Standing near the mighty Colosseum is one of the last great monuments of Roman antiquity, the Arch of Constantine (Arco di Costantino). It is a monumental arch, consisting of three bays, that spans the route great men would follow when celebrating a military triumph.
The Roman Senate knew it was a good idea to build something pleasing to get in the good graces of an emperor. During the reign of Emperor Augustus, they built him a magnificent piece of art and propaganda, the Ara Pacis. After Constantine defeated his rival emperor, Maxentius, at the Battle of the Milvian Bridge in 312 C.E., they built him this arch.
But times were different by then. Rome was on the decline, and money was tight. You can see this when you look at the Arch of Constantine, if you know what to look for. In other words, you can see the clues that suggest that the Roman Senate built it on the cheap. Re-using older building materials or art pieces was a regular practice during the Roman era. For example, a statue of a man could be re-used, but with a new head — quicker and cheaper than commissioning an entirety new statue. The builders of the Arch of Constantine took a similar approach.
Take, for example, the roundels (the round bits of sculpture that look like discs). There are eight of them that are “recycled,” four on each long side of the arch, as you can see in the photo directly above. Here is a close-up of two of them:
These round sculptures have nothing to do with Constantine. Indeed, they are taken from a monument to the Emperor Hadrian, who ruled from 117-138. In the two roundels above, Hadrian hunts a wild boar on horseback, and makes a sacrifice to a pagan god. The head of Hadrian was recarved a bit to make it look more like Constantine, but it’s still clear these scenes have nothing to do with him; indeed, he would not be sacrificing to pagan gods, since he converted to Christianity when he came to believe that the Christian God had helped him win at the the Milvian Bridge.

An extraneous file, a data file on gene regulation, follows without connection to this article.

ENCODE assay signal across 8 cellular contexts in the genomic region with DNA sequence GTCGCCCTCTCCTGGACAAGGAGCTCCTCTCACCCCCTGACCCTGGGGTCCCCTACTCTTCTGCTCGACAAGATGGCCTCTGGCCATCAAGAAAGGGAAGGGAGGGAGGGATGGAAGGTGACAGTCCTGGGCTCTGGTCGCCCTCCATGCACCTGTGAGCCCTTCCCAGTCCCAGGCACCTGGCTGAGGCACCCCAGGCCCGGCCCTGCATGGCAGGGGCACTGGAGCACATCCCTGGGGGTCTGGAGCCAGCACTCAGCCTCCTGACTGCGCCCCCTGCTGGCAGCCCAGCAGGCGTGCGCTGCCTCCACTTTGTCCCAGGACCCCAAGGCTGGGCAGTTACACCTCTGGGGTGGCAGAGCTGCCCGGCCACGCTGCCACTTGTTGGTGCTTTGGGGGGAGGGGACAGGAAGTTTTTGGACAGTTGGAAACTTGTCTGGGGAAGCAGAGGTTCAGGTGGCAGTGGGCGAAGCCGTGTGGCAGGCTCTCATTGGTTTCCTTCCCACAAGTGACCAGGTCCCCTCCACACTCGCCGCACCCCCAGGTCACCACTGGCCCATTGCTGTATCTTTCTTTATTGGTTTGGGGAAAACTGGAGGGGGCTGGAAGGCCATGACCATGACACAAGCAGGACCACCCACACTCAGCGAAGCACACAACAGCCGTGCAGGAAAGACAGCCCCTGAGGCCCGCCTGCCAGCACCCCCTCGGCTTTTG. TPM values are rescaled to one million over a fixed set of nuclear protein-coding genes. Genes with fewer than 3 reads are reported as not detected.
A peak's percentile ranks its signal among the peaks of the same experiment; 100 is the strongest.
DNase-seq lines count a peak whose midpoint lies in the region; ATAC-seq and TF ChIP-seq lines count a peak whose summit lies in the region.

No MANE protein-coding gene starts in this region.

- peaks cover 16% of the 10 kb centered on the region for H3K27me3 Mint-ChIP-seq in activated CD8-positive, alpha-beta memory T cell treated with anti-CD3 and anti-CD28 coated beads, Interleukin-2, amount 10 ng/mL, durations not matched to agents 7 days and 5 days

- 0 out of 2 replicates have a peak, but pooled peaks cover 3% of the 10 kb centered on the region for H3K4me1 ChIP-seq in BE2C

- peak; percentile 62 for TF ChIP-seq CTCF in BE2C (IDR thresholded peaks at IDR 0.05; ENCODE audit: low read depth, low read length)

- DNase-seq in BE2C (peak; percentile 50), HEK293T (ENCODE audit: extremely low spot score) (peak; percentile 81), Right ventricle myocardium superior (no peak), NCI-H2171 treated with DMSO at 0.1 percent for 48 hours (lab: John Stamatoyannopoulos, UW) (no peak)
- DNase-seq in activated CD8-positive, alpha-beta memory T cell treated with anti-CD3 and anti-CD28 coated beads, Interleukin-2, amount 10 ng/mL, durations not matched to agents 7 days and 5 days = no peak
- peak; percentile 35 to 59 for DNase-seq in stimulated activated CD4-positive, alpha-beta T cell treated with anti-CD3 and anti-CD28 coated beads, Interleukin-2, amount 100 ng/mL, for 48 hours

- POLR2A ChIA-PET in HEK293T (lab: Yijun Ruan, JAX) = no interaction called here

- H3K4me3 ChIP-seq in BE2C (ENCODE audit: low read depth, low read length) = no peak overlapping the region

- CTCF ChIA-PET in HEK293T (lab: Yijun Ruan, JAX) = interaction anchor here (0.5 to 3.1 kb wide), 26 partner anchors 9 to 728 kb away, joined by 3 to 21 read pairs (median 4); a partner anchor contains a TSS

On the highest level of the arch are figures of conquered barbarians, their hands tied, their eyes downcast. Again, these are re-used sculptures that relate to the Emperor Trajan, who preceded Hadrian. Between the barbarians are carved panels that depict scenes in the life of yet another emperor, Marcus Aurelius (ruled 161-180).
Nevertheless, there are some parts of the Arch of Constantine that were carved just for the monument, such as this frieze:
Compare the quality of the carvings of this frieze to one of the re-used panels that were made to commemorate Marcus Aurelius,
The contrast is pretty drastic. Some historians have posited that one of the reasons for the re-use of the carvings from monuments to the earlier emperors was because Rome could no longer attract great artisans. This rings true to me, looking at the quality of the carvings. My suggestion that this was to save money is entirely consistent with this theory. Other historians also opine that the use of the carvings relating to the other emperors, who were known as the “Five Good Emperors,” was also a propaganda campaign to suggest that Constantine would also be a great, or at least “good,” ruler. Perhaps all these reasons are true.
So when you stand in front of the arch and see it with your own eyes, examine it carefully — because the story it tells is not a simple one. Like Rome itself, the arch is a story built layer, upon layer, upon layer.